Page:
Work-life balance is a slippery slope because you can get stuck in this point where you’re always on and you never unplug. But that’s a matter of self-management. And part of managing ourselves is setting strict boundaries and guidelines for what’s okay and what’s not okay.
— Phil Montero, Systems Engineer at The Garam Group, LLC
When I read about the negative effectives of hyper connectivity, internet addiction is almost always mentioned. I certainly feel the addictive quality myself.
I often vow to not check my phone first thing in the mornings, but find myself slipping again and again.
How often have you vowed to not check your phone after 7pm?
Yeah, me too. It’s not easy to stick to our own boundaries — which makes it even more crucial to get away from it all.
Why would I want to take a digital vacation?
As a remote knowledge worker, I am especially connected online. Almost everything I touch is in the cloud. I love my work and feel I have a good work-life fusion so going offline is not something I feel inclined to do.
But sometimes, in order to find balance, it’s good to swing to the other extreme.
A true digital vacation lasts at least 24 hours. And at most, it lasts as long as we can stand it.
How many hours per day do you spend staring at a screen of some kind? How many times per day do you check your phone?
Honestly, I’m too embarrassed to publicly publish the answers to those questions. And I’m betting a few of you reading this can relate. One thing that turning off our devices does is make us more conscious of our digital habits.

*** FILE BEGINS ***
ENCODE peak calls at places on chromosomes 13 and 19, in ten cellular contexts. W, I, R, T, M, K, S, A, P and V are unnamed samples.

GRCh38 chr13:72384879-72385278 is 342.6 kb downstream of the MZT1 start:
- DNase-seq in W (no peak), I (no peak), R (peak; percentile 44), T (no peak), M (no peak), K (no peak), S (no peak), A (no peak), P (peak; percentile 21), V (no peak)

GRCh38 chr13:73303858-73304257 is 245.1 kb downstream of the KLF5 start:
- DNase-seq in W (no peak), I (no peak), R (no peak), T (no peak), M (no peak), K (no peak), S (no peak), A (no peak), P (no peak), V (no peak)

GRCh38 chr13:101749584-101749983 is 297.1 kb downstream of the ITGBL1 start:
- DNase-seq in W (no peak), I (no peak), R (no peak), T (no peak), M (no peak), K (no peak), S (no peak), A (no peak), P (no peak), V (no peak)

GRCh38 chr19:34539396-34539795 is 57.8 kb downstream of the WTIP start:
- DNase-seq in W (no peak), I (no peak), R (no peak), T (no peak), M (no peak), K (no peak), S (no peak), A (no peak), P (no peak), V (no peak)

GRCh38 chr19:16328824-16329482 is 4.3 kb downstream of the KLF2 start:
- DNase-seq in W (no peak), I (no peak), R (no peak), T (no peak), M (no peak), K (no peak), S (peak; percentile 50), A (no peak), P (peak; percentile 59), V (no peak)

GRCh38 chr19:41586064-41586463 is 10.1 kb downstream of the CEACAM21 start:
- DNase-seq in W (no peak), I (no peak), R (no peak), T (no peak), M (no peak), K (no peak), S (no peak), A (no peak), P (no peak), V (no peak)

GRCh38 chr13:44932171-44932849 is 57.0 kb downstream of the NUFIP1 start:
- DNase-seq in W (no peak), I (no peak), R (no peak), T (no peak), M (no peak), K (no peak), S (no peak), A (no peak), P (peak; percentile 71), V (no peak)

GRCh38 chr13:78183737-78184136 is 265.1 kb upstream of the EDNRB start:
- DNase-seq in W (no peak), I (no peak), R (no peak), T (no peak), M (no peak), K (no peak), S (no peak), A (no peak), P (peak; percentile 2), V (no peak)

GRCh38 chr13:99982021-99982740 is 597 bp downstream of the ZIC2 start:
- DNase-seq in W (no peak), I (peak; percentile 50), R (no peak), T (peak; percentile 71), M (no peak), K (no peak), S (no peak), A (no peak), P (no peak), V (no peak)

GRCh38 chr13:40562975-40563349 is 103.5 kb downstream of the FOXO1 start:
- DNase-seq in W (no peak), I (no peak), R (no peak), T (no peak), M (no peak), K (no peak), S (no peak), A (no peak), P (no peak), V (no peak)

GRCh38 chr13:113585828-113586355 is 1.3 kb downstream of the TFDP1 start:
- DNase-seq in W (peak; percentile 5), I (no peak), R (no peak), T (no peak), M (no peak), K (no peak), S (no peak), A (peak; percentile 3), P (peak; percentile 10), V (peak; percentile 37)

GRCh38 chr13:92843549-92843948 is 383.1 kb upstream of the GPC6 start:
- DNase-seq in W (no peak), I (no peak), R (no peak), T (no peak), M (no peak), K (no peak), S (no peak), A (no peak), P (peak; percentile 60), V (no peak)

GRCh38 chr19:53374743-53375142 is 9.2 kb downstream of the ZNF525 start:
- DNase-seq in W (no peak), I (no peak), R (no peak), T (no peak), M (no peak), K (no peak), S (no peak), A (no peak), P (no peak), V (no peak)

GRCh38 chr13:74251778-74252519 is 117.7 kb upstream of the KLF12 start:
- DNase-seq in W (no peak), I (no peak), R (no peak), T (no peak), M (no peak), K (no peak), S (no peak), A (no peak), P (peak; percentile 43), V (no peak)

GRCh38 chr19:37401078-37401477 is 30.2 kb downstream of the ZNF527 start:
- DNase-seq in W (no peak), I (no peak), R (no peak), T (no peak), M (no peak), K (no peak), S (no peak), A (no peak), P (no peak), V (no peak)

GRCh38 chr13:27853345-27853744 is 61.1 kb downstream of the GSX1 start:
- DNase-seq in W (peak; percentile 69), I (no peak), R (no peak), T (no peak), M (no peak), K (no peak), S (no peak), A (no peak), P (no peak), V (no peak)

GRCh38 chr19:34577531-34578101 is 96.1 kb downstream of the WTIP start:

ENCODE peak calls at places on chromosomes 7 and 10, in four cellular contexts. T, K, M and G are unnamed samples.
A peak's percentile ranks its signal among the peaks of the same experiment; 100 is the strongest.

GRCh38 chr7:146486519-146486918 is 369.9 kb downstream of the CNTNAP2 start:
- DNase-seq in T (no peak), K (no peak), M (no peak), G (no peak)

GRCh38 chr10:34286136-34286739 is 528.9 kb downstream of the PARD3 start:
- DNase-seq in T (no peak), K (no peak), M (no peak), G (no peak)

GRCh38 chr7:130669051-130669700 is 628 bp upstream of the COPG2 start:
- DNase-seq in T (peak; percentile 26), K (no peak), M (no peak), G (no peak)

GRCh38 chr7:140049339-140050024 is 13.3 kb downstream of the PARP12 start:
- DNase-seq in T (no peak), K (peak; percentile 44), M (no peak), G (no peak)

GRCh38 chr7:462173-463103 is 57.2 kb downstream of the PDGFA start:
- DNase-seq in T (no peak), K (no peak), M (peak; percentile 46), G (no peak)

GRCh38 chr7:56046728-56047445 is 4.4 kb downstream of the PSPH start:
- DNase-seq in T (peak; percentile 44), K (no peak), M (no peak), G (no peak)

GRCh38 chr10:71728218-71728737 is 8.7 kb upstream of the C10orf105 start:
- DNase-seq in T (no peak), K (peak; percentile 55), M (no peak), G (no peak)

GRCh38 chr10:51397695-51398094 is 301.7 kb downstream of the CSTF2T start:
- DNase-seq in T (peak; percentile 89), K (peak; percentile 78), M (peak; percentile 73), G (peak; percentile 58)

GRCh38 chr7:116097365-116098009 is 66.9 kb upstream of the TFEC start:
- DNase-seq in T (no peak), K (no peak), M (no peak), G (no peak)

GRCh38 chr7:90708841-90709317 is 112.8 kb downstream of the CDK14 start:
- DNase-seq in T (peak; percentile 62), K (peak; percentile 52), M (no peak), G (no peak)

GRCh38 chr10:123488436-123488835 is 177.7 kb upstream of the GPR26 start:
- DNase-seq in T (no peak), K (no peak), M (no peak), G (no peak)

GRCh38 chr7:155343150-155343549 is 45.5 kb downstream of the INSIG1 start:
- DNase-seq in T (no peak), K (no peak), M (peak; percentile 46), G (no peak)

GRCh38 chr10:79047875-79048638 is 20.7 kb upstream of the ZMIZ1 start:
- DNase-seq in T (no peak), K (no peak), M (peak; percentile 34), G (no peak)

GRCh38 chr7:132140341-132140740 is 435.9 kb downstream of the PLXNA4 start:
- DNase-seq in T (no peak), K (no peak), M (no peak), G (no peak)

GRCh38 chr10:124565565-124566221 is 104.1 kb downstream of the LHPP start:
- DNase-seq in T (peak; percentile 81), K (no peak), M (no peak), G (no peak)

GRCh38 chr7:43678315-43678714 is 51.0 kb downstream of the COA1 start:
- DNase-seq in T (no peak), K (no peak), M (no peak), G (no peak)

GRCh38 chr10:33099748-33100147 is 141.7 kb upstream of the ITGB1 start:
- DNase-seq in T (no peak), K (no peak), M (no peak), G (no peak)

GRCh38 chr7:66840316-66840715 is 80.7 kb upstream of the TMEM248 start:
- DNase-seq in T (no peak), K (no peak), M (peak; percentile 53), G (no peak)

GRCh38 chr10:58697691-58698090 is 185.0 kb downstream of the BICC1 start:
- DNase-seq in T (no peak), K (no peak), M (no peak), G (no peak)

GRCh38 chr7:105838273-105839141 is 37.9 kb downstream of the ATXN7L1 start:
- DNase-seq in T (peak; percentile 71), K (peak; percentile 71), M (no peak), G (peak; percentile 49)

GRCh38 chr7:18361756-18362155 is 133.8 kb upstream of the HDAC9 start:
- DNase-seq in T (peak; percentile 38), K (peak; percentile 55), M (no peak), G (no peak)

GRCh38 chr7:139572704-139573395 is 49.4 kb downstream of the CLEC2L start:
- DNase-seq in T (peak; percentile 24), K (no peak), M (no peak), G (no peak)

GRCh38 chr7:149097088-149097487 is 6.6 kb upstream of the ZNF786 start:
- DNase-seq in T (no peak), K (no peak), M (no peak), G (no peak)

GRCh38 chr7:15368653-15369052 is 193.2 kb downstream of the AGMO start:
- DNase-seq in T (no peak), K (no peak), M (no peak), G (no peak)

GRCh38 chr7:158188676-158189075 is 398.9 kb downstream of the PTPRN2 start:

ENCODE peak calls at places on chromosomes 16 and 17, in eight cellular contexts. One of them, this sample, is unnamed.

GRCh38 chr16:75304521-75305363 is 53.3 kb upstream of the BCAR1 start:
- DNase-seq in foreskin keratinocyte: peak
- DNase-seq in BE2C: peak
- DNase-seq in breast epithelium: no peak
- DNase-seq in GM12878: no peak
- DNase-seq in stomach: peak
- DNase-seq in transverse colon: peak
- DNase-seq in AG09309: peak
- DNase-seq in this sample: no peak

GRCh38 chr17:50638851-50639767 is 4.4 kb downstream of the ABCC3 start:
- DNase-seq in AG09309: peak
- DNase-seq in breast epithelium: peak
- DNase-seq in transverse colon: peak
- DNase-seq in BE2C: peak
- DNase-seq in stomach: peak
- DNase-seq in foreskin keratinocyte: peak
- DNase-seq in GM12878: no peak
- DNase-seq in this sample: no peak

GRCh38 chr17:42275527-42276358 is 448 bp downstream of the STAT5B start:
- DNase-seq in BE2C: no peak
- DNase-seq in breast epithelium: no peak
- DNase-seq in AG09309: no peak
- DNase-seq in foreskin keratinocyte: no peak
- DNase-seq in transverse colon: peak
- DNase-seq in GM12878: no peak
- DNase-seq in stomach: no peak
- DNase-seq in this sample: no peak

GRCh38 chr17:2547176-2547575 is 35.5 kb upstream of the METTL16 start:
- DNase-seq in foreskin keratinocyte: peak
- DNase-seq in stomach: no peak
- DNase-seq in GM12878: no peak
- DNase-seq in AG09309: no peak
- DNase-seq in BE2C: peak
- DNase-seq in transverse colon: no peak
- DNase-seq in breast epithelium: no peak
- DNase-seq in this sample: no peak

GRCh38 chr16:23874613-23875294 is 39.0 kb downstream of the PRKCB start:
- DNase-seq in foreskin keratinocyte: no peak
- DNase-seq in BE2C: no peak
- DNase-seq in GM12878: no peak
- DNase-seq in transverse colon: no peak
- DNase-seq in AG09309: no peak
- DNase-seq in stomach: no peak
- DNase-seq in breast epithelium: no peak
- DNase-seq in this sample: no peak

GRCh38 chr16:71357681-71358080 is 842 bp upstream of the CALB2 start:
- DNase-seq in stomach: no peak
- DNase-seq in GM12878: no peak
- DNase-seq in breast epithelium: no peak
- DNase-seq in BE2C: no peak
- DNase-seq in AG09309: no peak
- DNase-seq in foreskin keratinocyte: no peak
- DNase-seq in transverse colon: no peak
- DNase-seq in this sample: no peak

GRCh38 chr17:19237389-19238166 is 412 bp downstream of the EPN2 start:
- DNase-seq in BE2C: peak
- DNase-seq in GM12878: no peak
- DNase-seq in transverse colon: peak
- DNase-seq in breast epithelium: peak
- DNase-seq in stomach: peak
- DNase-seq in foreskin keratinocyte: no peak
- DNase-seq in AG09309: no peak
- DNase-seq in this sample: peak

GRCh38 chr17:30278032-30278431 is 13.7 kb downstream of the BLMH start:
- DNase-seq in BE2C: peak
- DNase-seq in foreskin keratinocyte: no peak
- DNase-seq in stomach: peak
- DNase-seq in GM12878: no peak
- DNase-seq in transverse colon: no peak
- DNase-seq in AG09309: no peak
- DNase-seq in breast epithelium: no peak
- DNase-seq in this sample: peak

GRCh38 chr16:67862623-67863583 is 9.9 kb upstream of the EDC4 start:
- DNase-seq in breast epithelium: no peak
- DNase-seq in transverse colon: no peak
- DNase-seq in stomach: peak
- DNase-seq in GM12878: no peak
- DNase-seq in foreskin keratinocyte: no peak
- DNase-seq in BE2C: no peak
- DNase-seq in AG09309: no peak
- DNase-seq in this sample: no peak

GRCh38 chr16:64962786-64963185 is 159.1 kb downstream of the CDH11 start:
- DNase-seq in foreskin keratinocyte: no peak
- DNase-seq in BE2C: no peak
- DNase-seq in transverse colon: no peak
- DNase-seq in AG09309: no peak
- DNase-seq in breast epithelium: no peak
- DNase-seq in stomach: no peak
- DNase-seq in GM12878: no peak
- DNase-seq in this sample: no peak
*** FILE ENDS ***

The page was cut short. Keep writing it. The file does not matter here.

I had the opportunity to interview one of the teams at NASA. They told me that staring into a monitor during their online meetings for prolonged periods of time made team members tired and affected performance (not to mention quality of life).
So they made a change. Now for every 50 minutes, they break for 10 and ask everyone to stand up, do something physical, and focus the eyes on something in the distance.
These hourly breaks during online meetings do wonders to reduce “virtual fatigue.”
You can apply NASA’s best practice more broadly and disconnect for more than 10 minutes. In truth, we know that staring at a monitor for 50 minutes wears us down. What we don’t exactly know is how being connected to our gadgets 24-7 is affecting us. But chances are, it’s not all positive.
What are the signs that you need a digital vacation?
Personally, I know I need a digital vacation when I start to feel frenzied, overwhelmed, stuck, overly tired, or unfocused for long periods of time.